Competitive programming: Ranked 21st of 100k people.

Won part of day three.

Now long this market.

There are probably enough math textbooks in the world to do this. Someone will spend the 8 figure budget to do this, and soon.

(Note that the Turing test remains trivial but not popular to solve, for obvious reasons, but ChatGPT did almost nothing of note other than throw money at a 5-year-old paper and scale their cluster and have caught up to above-median IQ, with some savant abilities.)

@Gigacasting I think your pervious arguments about why IMO gold is far off still hold water. "Find the character that occurs in both the first half and second half of a string" is a far cry from an IMO problem, if anything these AoC problems look easier than AMC12.

While there was nothing “NEW” in the Cicero paper, it was the heaviest combination of techniques I’ve ever seen outside competition—and a sign perhaps research labs are finally diving in to single tasks that line up with obscure interests (e.g. math olympiads), vs. raw scaling.

(Though somehow Meta/Deepmind ship 10x more than OpenAI.)

Updating more in-line with Metaculus, 2024 is possible, 2027 not unreasonable. (Note this is a lot easier than generating verbal IMO proofs—so won’t exactly be elegant until those are built.)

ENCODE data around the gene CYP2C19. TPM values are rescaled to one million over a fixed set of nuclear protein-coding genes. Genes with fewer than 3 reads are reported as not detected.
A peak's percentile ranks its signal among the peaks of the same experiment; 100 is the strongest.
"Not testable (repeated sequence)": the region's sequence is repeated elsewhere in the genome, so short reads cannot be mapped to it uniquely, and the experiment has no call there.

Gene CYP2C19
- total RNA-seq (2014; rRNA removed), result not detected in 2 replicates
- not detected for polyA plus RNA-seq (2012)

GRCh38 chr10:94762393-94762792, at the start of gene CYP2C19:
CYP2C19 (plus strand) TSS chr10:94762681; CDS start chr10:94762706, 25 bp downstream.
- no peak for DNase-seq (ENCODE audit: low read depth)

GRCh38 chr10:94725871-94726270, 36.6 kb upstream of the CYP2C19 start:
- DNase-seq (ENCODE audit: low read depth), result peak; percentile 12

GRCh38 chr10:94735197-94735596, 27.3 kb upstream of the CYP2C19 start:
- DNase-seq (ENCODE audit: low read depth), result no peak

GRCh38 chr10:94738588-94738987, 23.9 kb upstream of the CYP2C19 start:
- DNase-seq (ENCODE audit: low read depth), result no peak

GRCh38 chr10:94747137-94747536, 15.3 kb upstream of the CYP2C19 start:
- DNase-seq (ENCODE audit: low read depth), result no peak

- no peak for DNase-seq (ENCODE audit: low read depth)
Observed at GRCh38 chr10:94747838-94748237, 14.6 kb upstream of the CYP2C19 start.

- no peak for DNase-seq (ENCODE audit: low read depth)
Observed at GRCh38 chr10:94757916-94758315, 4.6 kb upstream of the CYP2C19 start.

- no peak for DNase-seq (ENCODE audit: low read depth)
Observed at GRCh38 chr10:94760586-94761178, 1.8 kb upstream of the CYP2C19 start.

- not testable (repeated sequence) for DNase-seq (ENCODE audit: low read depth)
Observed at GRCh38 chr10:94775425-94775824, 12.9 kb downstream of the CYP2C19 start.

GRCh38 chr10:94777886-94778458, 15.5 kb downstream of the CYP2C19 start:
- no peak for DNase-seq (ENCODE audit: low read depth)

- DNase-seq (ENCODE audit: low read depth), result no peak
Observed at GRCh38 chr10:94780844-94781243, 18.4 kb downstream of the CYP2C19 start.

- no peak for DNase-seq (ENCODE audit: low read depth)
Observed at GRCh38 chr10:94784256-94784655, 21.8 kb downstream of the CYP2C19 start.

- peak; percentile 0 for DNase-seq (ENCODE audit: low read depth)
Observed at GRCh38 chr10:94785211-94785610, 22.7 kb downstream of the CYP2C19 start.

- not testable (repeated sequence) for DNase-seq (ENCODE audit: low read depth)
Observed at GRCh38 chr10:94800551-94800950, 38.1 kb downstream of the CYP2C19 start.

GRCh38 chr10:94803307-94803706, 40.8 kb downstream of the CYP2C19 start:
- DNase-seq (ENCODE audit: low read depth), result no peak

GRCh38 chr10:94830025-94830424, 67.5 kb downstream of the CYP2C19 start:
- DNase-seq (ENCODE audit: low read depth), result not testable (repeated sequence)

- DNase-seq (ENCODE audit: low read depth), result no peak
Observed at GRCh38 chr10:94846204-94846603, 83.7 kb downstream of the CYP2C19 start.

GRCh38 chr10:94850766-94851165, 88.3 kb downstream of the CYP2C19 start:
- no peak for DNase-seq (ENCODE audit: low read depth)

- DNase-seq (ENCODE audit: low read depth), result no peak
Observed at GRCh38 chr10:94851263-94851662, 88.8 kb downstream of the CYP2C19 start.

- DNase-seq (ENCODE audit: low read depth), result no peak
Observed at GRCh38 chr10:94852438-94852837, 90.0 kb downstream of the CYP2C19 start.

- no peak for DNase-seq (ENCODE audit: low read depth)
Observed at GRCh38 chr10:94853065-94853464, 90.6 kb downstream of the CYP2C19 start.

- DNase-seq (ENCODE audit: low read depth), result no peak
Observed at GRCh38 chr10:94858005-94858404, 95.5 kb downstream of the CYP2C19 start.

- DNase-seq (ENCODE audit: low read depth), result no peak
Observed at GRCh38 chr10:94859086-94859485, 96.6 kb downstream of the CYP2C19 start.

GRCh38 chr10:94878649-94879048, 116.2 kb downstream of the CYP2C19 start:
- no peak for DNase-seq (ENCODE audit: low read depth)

Damn, just noticed how autistic I am. Spent ~2 minutes trying to confirm that the AI doesn't actually have to *participate* in the games themselves.

Meta AI has built a neural theorem prover that has solved 10 International Math Olympiad (IMO) problems — 5x more than any previous AI system.

That's still only about 3% of all IMO problems.

“Never underestimate the stupidity of the average or the brilliance of the extraordinary.”

- someone famous probably

Continue to expect basic Turing tests will be passed long before a math competition that maybe a double-digit number of people per year (~0.002%) can even solve *any* of.

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(That said, this is a vastly more clever paper than anything else in the area.)

It includes 2025, right? Then it should say by the *end* of 2025.

35% is ridiculously high. Metaculus is on ~25%, and even this feels highish.

@ValeryCherepanov Upd: I was thinking by end of 2024, not by end of 2025 and it got a bit higher, so Metaculus is at 37% now. I still think it's too high.

https://bounded-regret.ghost.io/ai-forecasting-one-year-in/

This is from June - great article on hypermind forecasts for AI progress, and how the progress on the MATH dataset 1 year in was far faster than predicted.

Updating even lower

“We encode a problem’s difficulty level from ‘1’ to ‘5’... while AIME problems are level 5. “

“A participant who got a perfect score on the AMC 10 exam and attended USAMO several times got 18/20”